Lahontan Water Board approves testing of herbicides and non-chemical treatments for Tahoe Keys

Laney Griffo

SOUTH LAKE TAHOE, Calif. – In an effort to control invasive aquatic weeds that could threaten water quality in Lake Tahoe, the Lahontan Regional Water Quality Control Board took action last Thursday to allow for the testing of chemical and non-chemical treatment methods on aquatic weed infestations within the Tahoe Keys Lagoons.

The meeting was continued into the second day due to large numbers of public comments.

“The Tahoe Keys Lagoons holds the largest infestation of aquatic invasive weeds in Lake Tahoe,” said Mike Plaziak, executive officer of the Lahontan Water Board in a press release. “The board’s decision today will help experts determine the most effective means of weed eradication before the infestation outpaces our ability to deal with the issue.”

The controls method test (CMT) is a three-year test which will use several different techniques to attack and knock-back the aquatic invasive weeds that have been prevalent in the Tahoe Keys since the 1980s.

Year one will include a one-time use of herbicides, as well as laminar flow aeration and ultraviolet light. Laminar flow aeration bubbles air through several diffusers on the bottom of the lagoons which causes the water to circulate, increasing the amount of oxygen at the bottom of the lagoons. The goal after year one is for the weeds to be knocked back by 75%.

Years two and three will continue using laminar flow aeration and ultraviolet light, as well as bubble curtains and bottom barriers. Those years will not include the use of herbicides.

The board meeting started on Wednesday Jan. 12 but due to the amount of public comment, it had to be continued into the next day.

Public comment consisted of an almost even split of support and opposition of the plan, and most of the opposition centered on the use of herbicides specifically.

One large concern for the community is that if herbicides can be approved for use once, it opens the door for them to be approved again in the future.

Sierra Club Tahoe has been one of the biggest opponents of the test. Tobi Tyler, a member of Sierra Club’s board, noted that these methods don’t address the root issues which include unnatural lagoon configuration, stagnant water, and nutrient build-up from South Lake Tahoe and Tahoe Keys stormwater.

Another member of the public, Elise Fett, echoed Tyler’s comments, referring to the methods test as “band aids.”

“Focus has been on killing weeds, not mitigating and eliminating nutrient sources,” Fett said.

Fett added that fertilizers are not banned for Tahoe Keys lawns, so those nutrients continue to flow into the water, providing nutrition for the aquatic invasive weeds.

After hearing nearly seven hours of public comment, the board voted unanimously to approve the CMT.

The board adopted a National Pollution Discharge Elimination System (NPDES) permit for the Tahoe Keys Property Owners Association and an exemption to the aquatic pesticide discharge prohibition in the Water Quality Control Plan for the Lahontan Region.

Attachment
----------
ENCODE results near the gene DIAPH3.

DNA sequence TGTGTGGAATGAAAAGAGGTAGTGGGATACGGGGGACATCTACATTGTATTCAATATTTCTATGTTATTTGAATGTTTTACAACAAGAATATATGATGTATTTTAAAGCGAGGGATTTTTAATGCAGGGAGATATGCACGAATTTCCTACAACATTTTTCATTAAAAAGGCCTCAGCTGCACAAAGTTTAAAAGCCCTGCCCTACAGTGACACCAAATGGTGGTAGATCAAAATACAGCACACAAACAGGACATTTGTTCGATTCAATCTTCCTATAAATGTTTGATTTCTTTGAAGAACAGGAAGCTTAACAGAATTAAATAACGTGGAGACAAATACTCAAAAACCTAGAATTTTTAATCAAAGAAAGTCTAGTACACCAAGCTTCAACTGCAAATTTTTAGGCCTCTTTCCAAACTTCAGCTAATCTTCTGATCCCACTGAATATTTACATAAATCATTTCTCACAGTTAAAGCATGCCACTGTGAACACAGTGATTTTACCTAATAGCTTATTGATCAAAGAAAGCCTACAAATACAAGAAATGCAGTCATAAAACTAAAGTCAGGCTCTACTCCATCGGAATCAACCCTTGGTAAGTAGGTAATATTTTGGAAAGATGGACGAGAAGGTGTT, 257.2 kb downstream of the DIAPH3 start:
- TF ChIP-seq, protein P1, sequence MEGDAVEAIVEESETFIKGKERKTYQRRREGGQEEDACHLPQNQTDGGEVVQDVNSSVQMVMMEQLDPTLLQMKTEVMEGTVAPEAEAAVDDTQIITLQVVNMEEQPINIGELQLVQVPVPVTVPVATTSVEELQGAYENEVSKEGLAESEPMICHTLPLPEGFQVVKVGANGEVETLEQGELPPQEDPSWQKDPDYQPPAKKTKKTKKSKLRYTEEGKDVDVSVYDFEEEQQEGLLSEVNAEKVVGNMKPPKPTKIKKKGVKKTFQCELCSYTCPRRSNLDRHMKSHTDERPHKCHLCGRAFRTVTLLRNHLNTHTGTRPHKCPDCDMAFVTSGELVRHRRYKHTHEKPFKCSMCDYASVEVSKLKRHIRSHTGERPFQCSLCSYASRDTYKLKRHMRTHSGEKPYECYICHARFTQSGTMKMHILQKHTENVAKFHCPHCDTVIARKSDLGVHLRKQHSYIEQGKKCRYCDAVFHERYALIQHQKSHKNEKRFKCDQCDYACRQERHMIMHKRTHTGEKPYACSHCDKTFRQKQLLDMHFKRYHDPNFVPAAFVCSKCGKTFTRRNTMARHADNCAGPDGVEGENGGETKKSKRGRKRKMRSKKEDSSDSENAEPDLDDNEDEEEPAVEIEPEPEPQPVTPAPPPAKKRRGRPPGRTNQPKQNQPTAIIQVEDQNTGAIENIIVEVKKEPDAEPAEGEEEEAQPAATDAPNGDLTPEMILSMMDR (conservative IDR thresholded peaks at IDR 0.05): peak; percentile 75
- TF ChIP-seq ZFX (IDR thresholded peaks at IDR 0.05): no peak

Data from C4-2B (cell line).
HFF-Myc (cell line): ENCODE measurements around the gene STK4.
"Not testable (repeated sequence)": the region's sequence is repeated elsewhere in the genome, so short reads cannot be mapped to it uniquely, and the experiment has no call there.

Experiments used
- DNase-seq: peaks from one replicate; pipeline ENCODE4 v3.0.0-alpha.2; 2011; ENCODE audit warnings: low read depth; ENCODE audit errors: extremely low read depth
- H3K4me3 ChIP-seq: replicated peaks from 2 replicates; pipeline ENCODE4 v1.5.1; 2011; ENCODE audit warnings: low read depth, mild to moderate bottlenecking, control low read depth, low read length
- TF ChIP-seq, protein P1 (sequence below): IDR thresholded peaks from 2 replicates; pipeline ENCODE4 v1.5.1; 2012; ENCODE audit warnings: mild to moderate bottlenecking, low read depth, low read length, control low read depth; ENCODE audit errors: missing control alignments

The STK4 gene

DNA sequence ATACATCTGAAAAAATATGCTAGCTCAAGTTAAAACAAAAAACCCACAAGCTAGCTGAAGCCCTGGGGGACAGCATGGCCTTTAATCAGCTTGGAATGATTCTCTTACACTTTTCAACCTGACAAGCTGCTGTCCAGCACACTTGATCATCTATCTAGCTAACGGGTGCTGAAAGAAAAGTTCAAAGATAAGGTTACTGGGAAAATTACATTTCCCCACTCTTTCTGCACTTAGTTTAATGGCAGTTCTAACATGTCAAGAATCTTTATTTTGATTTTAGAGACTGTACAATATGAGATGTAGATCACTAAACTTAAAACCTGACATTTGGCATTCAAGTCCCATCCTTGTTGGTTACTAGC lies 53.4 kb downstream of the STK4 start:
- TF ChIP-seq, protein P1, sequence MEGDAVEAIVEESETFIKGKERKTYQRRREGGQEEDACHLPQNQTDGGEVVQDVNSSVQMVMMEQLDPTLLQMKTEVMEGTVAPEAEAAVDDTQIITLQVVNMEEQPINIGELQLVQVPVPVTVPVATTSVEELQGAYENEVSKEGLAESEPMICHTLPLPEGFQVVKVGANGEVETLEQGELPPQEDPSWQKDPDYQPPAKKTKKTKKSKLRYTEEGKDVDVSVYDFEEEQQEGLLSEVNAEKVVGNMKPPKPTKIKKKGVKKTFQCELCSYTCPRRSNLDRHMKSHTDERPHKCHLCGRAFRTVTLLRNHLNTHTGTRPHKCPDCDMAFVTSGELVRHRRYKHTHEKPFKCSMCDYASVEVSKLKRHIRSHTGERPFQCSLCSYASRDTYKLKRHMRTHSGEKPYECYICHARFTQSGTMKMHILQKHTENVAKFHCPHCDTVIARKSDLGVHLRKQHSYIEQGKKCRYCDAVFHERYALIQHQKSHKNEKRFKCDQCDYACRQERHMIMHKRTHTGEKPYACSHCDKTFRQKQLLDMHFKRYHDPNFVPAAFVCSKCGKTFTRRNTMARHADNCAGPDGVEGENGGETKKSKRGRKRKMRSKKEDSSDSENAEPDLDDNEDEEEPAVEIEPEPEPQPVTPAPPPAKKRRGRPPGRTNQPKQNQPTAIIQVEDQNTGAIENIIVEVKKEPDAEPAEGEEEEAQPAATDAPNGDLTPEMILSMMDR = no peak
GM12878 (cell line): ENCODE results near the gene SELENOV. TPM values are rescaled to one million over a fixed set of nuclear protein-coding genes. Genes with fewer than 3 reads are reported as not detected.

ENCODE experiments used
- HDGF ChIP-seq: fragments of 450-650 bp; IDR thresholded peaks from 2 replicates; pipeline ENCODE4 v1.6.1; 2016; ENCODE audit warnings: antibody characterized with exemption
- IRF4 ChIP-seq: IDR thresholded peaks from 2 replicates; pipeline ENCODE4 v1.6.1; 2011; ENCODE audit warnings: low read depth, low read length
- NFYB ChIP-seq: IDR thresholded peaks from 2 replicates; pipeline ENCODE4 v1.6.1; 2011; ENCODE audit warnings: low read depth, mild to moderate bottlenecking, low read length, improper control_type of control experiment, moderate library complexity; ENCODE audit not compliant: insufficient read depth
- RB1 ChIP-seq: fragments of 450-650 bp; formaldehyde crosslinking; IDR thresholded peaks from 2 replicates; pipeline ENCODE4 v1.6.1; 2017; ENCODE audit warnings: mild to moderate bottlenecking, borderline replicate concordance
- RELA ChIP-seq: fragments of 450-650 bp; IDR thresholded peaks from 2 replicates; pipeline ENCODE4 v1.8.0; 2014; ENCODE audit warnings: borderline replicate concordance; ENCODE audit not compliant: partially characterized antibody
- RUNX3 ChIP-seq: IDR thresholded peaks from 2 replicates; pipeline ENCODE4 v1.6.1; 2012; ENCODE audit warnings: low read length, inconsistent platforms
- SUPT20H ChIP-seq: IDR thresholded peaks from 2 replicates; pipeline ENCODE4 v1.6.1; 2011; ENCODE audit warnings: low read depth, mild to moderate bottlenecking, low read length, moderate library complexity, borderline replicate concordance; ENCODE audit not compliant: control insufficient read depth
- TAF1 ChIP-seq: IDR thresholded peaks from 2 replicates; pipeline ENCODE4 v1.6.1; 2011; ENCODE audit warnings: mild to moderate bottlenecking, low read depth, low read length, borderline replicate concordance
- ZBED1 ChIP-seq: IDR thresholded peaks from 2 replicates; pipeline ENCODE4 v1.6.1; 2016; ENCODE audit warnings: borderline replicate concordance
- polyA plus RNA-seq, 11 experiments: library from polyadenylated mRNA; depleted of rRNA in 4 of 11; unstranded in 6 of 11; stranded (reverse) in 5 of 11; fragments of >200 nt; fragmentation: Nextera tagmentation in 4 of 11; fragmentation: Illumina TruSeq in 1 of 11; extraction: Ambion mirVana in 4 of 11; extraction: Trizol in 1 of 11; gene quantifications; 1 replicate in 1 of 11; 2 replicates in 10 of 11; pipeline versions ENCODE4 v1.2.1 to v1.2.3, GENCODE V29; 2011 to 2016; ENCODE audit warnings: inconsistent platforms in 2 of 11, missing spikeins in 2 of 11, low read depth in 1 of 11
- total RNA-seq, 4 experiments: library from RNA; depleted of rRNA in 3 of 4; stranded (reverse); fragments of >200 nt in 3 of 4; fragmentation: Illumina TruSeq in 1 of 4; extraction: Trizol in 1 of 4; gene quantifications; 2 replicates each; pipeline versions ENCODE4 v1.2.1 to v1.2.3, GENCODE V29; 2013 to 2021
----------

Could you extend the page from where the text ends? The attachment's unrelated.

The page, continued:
A press release from the water board said, “The authorization is narrow, allowing for the discharge of the herbicides triclopyr and endothall on a one-time basis only to reduce weed populations to levels that can be managed with non-chemical methods.”

“In reaching its decision, the board considered input from many stakeholders and ultimately made a decision that supports a forward-looking approach using the best available science, while upholding our duties to protect water quality in Lake Tahoe,” said Plaziak.

The League to Save Lake Tahoe is one of TKPOA’s partners in developing the plan. The non-profit released a statement from Darcie Goodman Collins, PhD, CEO following approval of the plan.

“To Keep Tahoe Blue, we urgently need to solve the invasive species problem in the Tahoe Keys. This morning’s approval of the Tahoe Keys Control Methods Test puts us on the right path. The unanimous decision by the Lahontan board recognizes the rigorous scientific basis, innovative design and strict environmental safeguards of the test, which were crucial to earning the League’s support,” Collins said.

The statement continued, “For nearly a decade, the League has been a leader, working tirelessly to develop solutions, but also to find common ground for battling invasive species in the Tahoe Keys with all key stakeholders. Years of dedication from the Tahoe Keys Property Owners Association, Lahontan, the Tahoe Regional Planning Agency and members of the community helped get us to this point, where we are poised to learn from the wide range of tools and approaches in the Control Methods Test. The League will continue to collaborate to solve the problem in the Keys and protect Tahoe’s water quality.”

The plan still needs to be approved by the Tahoe Regional Planning Agency during the TRPA Governing Board Meeting on January 26, 2022. While the decision does not lie on TRPA Executive Director Joanne S. Marchetta’s shoulder, Marchetta has been openly in-support of the plan.

“This is not a TKPOA problem, this is a lake-wide issue,” said Marchetta in a press release. “We’ve seen public and private partners come together to improve and fund elements of this environmental process because everyone understands that we are at a tipping point. The results of this decision will influence the future of Lake Tahoe for years to come.”

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